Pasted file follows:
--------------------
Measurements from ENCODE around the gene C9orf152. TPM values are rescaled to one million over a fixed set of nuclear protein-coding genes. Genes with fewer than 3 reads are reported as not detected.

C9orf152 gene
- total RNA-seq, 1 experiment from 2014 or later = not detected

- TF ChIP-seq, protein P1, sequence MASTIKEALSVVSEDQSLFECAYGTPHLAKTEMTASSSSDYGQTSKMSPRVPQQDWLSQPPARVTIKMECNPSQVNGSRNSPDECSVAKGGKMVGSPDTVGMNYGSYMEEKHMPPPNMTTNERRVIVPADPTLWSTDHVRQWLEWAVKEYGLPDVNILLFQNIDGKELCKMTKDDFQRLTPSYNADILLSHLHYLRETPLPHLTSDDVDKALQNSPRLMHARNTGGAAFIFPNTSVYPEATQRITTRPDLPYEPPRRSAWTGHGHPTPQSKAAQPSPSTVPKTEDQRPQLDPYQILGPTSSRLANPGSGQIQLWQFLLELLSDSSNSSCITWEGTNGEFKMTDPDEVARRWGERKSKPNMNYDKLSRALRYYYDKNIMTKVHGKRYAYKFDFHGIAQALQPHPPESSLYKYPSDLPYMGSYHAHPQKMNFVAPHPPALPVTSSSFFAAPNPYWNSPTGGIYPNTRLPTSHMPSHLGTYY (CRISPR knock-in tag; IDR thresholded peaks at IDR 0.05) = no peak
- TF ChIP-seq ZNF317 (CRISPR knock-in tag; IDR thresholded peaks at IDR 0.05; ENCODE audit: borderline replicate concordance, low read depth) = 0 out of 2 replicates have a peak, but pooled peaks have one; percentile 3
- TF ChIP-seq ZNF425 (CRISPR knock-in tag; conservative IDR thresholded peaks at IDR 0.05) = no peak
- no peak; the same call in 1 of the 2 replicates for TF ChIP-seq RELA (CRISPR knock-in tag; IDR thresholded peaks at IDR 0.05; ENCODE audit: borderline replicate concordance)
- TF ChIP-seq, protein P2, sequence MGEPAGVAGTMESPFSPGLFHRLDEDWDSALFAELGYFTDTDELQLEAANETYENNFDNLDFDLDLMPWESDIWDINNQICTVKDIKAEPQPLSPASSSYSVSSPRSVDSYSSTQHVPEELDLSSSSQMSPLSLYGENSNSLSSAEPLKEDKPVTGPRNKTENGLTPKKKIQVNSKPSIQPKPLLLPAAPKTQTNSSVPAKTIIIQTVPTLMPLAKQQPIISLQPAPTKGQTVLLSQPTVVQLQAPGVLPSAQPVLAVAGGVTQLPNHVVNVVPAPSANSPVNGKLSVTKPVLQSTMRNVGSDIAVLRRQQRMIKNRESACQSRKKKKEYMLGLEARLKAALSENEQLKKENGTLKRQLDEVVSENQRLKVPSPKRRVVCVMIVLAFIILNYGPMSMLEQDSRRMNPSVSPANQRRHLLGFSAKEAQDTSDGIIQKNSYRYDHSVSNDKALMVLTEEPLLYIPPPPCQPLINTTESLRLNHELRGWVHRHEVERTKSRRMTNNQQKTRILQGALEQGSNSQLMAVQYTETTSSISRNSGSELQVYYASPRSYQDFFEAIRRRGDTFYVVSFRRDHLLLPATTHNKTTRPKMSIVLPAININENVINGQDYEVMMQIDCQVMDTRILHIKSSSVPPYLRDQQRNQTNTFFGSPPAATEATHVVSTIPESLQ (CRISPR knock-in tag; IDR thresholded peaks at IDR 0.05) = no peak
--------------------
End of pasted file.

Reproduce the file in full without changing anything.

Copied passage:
Measurements from ENCODE around the gene C9orf152. TPM values are rescaled to one million over a fixed set of nuclear protein-coding genes. Genes with fewer than 3 reads are reported as not detected.

C9orf152 gene
- total RNA-seq, 1 experiment from 2014 or later = not detected

- TF ChIP-seq, protein P1, sequence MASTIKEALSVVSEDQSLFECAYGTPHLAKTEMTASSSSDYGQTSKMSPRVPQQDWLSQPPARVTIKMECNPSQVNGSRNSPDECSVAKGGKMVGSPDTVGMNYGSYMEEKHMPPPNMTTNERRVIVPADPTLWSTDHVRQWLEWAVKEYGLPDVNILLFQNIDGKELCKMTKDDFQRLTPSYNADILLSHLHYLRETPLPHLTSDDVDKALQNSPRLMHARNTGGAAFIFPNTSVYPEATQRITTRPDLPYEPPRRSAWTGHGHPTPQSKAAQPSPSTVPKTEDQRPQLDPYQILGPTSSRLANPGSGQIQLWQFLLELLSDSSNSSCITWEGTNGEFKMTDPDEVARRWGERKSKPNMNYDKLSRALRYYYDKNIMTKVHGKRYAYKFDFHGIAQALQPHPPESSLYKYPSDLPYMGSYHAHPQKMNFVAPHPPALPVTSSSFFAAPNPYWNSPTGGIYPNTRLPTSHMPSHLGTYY (CRISPR knock-in tag; IDR thresholded peaks at IDR 0.05) = no peak
- TF ChIP-seq ZNF317 (CRISPR knock-in tag; IDR thresholded peaks at IDR 0.05; ENCODE audit: borderline replicate concordance, low read depth) = 0 out of 2 replicates have a peak, but pooled peaks have one; percentile 3
- TF ChIP-seq ZNF425 (CRISPR knock-in tag; conservative IDR thresholded peaks at IDR 0.05) = no peak
- no peak; the same call in 1 of the 2 replicates for TF ChIP-seq RELA (CRISPR knock-in tag; IDR thresholded peaks at IDR 0.05; ENCODE audit: borderline replicate concordance)
- TF ChIP-seq, protein P2, sequence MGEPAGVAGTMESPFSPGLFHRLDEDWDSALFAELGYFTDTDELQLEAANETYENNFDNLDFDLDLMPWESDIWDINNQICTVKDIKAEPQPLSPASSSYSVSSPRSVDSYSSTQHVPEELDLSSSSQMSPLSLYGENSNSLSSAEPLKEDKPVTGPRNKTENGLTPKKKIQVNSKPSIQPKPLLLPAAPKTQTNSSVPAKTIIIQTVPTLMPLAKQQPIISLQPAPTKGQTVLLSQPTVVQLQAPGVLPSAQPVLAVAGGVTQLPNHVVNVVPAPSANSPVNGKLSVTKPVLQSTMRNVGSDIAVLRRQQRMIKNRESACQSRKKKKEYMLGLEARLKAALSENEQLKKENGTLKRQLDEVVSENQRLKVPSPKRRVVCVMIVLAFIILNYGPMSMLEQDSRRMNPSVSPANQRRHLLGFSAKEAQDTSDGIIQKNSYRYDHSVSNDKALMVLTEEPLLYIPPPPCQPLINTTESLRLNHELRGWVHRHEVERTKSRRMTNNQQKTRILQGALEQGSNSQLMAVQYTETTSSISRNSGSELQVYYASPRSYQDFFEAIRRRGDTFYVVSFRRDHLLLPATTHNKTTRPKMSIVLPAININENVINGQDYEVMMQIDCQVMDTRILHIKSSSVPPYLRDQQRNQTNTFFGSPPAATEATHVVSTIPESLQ (CRISPR knock-in tag; IDR thresholded peaks at IDR 0.05) = no peak